Wood conditioner seals knots so you get an even finish.

The Best Way to Finish a Knotty Alder Exterior Door to Preserve Color

by Chris Deziel

Alder is a knotty, blond hardwood with attractive streaks of green and brown, and if you have an alder front door, you may be looking for ways to preserve its natural tones. That said, you don't want to hide the wood under a pigmented finish ... but you don't want the sun to bleach it either. You should choose an alkyd-based varnish to clear coat. It will darken the wood slightly, but the door will last.

The Best Finish Material

Even when protected by a porch or awning, an exterior door is subject to a certain amount of sun and moisture exposure, and that means that leaving it unfinished isn't an option. The finish that best preserves the color of wood is water-based polyurethane, but that material, unfortunately, isn't resistant to ultraviolet light, and will peel quickly. A better choice for a door in full sun is an alkyd-based varnish, such as spar varnish. It adds a definite amber tint to the wood, but that tint is a good thing, because it blocks the harmful UV rays.

Door Preparation

If possible, you should take the door down to finish it. You'll be able to remove all the hardware and lay it flat on sawhorses so the finish levels better. Whether you take the door down or not, you need to sand the wood. A treatment with a palm sander and 120-grit sandpaper may be in order if you're refinishing, but if the wood is new, hand-sanding with the grain using 150-grit sandpaper opens the grain for a new finish. Fold the paper into a tube shape to sand moldings, window frames and other features.

Conditioning and Sealing

When you have to finish knotty wood, it's usually advisable to apply wood conditioner. It seals deep inside the grain to ensure that the areas around the knots don't soak up finish faster than the rest of the wood and appear unfinished. You paint conditioner on with a paintbrush. The first finish coat you apply after it dries is a seal coat -- some painters thin varnish with 50 percent thinner for this coat. The seal coat raises the wood grain, so after it dries, you should sand that down again with 220-grit sandpaper. Because the wood now has a finish, you can sand in any direction without fear of cross-grain scratches.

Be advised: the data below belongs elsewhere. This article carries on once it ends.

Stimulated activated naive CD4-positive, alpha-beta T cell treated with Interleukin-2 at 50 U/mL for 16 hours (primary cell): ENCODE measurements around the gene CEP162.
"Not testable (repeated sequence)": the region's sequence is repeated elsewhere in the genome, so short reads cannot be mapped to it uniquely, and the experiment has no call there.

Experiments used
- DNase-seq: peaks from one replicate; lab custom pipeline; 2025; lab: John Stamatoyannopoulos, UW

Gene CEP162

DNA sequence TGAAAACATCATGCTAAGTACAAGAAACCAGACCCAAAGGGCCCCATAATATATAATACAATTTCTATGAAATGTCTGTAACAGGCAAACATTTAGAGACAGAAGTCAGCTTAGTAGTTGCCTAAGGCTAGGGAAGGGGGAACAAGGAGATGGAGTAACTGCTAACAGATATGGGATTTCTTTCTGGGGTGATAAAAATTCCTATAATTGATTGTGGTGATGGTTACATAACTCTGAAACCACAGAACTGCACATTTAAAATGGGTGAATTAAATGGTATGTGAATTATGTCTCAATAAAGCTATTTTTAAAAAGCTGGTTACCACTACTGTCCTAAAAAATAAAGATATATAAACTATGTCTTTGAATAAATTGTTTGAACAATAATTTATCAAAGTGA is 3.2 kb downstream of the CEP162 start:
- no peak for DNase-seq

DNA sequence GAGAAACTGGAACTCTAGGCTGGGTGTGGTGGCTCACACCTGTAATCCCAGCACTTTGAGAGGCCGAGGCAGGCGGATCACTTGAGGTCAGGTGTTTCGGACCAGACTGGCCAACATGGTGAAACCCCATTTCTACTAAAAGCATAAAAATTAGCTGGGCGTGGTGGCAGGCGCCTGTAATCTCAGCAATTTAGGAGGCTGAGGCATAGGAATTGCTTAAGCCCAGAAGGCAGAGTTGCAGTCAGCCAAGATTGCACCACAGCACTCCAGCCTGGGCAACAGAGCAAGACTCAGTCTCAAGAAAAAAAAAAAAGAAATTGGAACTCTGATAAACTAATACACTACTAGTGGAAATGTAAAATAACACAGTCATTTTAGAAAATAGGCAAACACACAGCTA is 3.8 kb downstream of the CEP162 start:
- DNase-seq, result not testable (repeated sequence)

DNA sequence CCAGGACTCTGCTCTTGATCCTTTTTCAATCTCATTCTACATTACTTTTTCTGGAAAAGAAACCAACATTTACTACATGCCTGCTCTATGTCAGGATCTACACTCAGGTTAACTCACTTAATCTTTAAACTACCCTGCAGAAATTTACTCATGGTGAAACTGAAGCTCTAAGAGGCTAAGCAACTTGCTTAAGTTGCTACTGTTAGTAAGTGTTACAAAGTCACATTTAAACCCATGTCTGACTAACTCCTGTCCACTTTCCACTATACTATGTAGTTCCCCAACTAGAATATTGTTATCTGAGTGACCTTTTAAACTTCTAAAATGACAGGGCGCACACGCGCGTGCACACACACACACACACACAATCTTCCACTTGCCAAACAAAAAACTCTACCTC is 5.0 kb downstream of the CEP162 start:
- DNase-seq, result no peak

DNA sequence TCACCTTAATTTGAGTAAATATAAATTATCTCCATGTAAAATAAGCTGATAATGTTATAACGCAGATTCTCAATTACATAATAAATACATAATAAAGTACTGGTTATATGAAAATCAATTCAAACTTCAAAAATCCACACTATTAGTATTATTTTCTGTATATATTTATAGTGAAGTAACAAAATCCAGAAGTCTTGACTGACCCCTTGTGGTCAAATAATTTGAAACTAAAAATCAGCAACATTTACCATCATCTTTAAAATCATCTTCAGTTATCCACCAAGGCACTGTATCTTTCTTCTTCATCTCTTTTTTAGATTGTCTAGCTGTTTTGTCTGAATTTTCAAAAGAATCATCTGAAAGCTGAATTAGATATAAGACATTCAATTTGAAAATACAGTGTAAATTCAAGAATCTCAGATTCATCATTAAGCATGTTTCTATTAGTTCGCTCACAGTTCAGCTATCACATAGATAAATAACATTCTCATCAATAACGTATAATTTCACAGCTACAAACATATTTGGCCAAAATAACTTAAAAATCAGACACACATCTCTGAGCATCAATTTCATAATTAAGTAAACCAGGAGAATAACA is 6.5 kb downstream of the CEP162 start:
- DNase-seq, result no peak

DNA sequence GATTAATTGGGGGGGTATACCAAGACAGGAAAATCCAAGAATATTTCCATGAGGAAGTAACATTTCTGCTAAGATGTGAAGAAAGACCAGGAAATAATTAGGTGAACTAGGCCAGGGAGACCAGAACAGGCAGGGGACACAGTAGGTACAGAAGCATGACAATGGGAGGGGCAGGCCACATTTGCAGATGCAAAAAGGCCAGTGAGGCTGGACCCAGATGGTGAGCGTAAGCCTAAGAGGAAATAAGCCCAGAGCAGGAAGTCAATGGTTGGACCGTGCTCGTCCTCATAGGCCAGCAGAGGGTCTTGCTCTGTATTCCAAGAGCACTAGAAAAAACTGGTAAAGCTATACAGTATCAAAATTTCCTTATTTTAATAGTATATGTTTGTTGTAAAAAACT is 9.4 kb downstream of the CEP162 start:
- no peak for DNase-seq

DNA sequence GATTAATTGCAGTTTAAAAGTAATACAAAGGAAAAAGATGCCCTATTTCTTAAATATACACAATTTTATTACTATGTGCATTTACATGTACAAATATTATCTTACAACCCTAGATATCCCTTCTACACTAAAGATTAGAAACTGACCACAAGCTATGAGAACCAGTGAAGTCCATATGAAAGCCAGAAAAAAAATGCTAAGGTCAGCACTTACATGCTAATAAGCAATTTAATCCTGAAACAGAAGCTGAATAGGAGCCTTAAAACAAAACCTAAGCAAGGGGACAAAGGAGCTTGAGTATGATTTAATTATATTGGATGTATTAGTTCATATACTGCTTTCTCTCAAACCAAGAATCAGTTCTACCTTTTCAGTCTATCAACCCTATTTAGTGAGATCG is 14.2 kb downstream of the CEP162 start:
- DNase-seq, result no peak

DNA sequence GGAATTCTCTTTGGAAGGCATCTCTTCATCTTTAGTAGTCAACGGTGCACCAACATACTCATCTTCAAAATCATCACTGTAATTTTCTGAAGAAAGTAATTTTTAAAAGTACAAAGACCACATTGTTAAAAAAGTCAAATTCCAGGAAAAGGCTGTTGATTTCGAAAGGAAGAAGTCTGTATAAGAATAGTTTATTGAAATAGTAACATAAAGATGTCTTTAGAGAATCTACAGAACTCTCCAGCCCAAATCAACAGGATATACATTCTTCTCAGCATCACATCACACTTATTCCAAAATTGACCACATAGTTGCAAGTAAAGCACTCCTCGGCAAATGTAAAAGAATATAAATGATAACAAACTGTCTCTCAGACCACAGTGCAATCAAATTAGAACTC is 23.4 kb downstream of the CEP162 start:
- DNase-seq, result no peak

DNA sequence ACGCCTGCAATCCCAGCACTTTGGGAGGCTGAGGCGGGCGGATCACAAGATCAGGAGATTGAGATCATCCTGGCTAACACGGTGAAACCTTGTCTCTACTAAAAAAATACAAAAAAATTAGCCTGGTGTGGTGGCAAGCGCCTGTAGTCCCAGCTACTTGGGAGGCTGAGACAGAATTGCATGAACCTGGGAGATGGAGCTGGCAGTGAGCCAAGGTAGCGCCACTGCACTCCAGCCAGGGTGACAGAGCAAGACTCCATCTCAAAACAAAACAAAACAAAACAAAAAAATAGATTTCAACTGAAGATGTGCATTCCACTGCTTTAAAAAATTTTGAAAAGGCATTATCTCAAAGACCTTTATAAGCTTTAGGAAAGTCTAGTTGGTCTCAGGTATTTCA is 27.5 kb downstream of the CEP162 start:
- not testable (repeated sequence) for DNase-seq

Applying the Finish

Because the best finish material is alkyd varnish, which is solvent-based, you should spread it with a natural bristle brush. Start at the top of the door and work toward the bottom, using long upward strokes that finish on a surface that you've already painted. Spread the varnish sparingly, being sure to cover every part of the wood and, if the door is hanging, avoiding drips. After the first coat dries, sand it lightly with 220-grit sandpaper and apply a second coat. You shouldn't need more than two coats; a third coat may darken the wood too much for your liking.

About the Author

Chris Deziel has a bachelor's degree in physics and a master's degree in humanities. Besides having an abiding interest in popular science, Deziel has been active in the building and home design trades since 1975. As a landscape builder, he helped establish two gardening companies.

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